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Re: What would bring a knight shame?
I have to disagree with you as to the wrong side of the tracks and
As far as birth goes, don't forget that Knighthood was not nobility, nor
was it hereditary. During the period milady is researching, many
lowborns were knighted for herioism or prowess in the field. And many
knights had sons who didn't inherit their fathers' warlike traits, and
went happily into the trades. Not true for a real noble, of course, but
that's a different story.
And as for treason, don't forget that in the Stephen/Matilda chaos,
practically every knight in the realm was committing treason against one
or the other "rightful" monarch, depending on who you asked. Even
regarding adultery, the romances of the time were probably developing
along the Abelard and Heloise lines they later took on, which made
almost a virtue out of that particular vice, so even such a sinner might
find reason not to feel shame.
I fully agree with you as regards physical fitness and bastardy. Also
high up on the list would be cowardice, misconduct towards a lady (which
in those days meant a gentlewoman; lower orders fell into a grey area
and might be fair game), murder, theft, cheating, debt, (and any of the
above on the part of a close family member would rub off on the knight
as well) and probably many other like offences against the code of
chivalry. Sometimes in this period you could get away with any number
of major offences if you lived by that code of honor (at least as far as
your reputation went - you could still lose your head).
Sorry to contradict. I'm sure your answers were correct for a later
period of history, by which time the feudal system had drastically
changed as the original reason for it subsided. In the dark ages,
though, knighthood was not yet a social institution, but still a
military system in most respects.
Craig Levin wrote:
> Poster: email@example.com (Craig Levin)
> > Poster: Bob & Diana Cosby <firstname.lastname@example.org>
> > I have another question please. What would bring a knight great
> > shame, one he'd want to keep hidden? Thank you very much in advance for
> > your replies. I sincerely thank you all for your tremendous support in
> > my research.
> The list I'm going to give below ought to be littered with a lot
> of caveats and credits. On this subject, I especially recommend
> Keen's Chivalry and Barber and Barker's Tournaments as secondary
> sources that ought to be on one's bookshelf.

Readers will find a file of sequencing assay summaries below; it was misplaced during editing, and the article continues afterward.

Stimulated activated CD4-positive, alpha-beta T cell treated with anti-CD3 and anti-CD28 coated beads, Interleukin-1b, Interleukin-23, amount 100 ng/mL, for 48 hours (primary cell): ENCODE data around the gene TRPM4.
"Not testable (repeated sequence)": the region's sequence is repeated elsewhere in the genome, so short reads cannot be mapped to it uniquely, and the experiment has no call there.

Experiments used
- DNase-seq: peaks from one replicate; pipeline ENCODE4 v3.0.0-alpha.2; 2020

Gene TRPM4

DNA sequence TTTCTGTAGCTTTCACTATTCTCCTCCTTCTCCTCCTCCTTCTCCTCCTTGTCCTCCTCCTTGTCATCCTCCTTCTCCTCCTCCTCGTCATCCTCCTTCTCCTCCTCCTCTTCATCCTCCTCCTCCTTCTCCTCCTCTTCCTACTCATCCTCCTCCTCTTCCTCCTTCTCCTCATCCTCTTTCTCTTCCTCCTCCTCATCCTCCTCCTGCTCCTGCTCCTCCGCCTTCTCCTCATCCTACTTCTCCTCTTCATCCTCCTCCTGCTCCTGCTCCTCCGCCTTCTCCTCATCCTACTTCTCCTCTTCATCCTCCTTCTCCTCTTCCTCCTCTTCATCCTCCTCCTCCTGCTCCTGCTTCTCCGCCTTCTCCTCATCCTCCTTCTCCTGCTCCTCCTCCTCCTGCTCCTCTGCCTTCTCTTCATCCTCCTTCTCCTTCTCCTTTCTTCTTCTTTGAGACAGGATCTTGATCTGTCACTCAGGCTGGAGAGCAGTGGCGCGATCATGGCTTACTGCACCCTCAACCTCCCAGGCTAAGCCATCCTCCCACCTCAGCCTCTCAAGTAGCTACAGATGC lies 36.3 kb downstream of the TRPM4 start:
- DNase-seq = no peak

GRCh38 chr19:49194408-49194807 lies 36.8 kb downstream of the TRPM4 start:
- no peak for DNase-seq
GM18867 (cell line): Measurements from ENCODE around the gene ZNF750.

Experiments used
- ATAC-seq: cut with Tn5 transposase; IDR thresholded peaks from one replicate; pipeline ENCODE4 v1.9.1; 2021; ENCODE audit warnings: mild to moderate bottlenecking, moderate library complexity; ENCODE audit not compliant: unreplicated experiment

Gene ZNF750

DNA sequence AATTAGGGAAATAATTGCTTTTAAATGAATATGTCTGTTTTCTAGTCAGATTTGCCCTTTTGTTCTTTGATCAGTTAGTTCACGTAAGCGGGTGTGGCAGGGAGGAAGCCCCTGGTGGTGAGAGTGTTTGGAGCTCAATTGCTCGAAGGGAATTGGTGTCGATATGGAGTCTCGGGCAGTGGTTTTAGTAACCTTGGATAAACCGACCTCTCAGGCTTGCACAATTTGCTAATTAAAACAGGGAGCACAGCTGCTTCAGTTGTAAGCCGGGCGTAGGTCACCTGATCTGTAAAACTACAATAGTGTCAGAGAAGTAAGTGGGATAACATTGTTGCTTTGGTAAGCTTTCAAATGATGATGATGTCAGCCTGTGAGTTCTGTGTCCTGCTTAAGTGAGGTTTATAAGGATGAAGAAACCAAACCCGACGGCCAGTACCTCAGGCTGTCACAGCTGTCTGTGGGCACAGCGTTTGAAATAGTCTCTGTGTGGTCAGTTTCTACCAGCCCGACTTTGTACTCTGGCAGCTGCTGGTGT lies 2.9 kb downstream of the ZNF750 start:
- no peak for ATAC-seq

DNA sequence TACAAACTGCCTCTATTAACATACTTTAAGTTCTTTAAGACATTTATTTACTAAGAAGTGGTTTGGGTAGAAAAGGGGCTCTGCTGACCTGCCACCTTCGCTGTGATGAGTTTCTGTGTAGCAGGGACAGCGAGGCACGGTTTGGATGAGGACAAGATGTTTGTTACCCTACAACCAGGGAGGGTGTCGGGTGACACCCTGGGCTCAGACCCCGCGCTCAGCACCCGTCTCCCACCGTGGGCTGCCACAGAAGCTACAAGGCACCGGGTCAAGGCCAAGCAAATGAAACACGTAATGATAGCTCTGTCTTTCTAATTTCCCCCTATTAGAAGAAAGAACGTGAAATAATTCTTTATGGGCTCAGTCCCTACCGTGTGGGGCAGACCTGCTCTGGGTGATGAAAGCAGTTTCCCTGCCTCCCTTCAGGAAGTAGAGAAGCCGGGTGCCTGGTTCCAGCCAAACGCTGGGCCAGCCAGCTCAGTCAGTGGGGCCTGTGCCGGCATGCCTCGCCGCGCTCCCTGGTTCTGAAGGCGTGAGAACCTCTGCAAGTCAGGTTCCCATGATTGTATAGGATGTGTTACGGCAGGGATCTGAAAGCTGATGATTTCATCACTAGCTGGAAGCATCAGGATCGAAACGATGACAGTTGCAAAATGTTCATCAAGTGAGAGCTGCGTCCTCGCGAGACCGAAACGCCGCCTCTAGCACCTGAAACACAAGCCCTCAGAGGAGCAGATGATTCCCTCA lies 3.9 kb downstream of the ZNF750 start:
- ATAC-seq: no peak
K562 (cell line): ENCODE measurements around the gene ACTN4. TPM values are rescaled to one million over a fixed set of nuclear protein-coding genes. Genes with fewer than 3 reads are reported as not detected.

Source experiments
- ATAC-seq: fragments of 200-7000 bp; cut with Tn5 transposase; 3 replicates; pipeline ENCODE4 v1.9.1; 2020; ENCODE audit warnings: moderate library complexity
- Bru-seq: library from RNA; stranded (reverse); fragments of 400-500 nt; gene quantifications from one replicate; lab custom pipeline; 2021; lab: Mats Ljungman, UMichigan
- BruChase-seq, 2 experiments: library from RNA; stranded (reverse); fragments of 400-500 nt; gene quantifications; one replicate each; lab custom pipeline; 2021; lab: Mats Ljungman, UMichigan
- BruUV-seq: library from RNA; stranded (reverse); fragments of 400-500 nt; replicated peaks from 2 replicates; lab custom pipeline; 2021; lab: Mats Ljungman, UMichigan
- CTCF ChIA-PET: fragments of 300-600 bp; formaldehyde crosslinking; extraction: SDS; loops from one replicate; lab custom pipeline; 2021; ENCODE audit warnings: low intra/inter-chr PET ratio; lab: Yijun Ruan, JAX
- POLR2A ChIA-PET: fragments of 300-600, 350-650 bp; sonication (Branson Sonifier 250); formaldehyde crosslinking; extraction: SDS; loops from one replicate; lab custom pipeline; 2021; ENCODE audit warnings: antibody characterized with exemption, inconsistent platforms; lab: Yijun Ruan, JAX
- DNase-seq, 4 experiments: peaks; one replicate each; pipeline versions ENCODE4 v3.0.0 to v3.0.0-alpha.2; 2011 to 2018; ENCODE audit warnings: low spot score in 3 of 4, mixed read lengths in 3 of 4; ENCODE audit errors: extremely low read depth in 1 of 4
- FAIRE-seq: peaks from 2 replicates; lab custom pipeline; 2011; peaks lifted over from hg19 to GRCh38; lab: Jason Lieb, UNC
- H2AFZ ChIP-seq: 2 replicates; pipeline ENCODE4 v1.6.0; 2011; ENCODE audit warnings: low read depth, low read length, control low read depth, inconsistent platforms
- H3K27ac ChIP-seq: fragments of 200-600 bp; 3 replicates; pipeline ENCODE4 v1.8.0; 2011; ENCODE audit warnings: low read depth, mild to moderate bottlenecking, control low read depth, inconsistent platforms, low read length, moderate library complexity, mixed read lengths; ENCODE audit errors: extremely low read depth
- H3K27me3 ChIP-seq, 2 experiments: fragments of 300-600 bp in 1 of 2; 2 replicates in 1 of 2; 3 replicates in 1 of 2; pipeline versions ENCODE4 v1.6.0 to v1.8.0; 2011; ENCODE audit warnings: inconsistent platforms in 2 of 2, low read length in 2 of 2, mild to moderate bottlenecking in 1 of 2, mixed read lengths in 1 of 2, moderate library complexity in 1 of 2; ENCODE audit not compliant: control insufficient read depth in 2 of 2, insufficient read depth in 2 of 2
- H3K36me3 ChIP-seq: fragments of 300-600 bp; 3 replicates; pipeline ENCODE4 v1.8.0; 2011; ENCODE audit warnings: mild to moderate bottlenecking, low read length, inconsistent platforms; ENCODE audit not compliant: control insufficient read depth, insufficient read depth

> Physical unfitness-anyone unable to perform on the field would
> naturally have come in for his share of upbraiding and abuse.
> Lull, in his Book of Chivalry and Knighthood, even taught that
> the physically unfit, despite his birth, didn't deserve
> "Born on the wrong side of the tracks"-any hint of being attached
> to trade or to the manual arts like carpentry or farming normally
> got one bounced from high society. For example, Rodrigo Diaz de
> Bivar, the Cid, was taunted by his enemies because one of his
> fiefs was a grist mill which he had been known to supervise. In
> some places, the "taint" of ignoble parentage was not washed out
> for generations, rendering even one's son ineligible for
> participation in some tournaments and membership in some orders of
> chivalry. Depending upon when and where and from whom, bastardy
> _could_ be a taint, though Froissart and other later medieval
> chroniclers certainly record the lives of gently born bastards
> who lived as naturally in aristocratic circles as a legitimate
> child would.
> High crimes and misdemeanors-Naturally, committing an act of
> treason would have been a deed which anyone would seek to cover
> up. Treason included, fwiw, adultery with one's lord's wife or
> daughter, hence the tragedy of Tristram and Isoud. Also, earning
> one's keep as a bandit might get one flogged out of a tournament.
> Cruelty to _ladies_ (as opposed to any other sort of woman)
> generally was a faux pas, too. Excommunication wasn't as bad as
> one might think-it was often used as a political tool which made
> life burdensome, but not shameful. On the other hand, raiding
> church properties was a problem, since it did lead to
> excommunication, and because it ticked off the powerful patrons
> of wherever one raided, be it the city of the cathedral you
> looted, or the long-established sponsors and protectors of a
> nunnery or monastery in the countryside.
> Craig Levin
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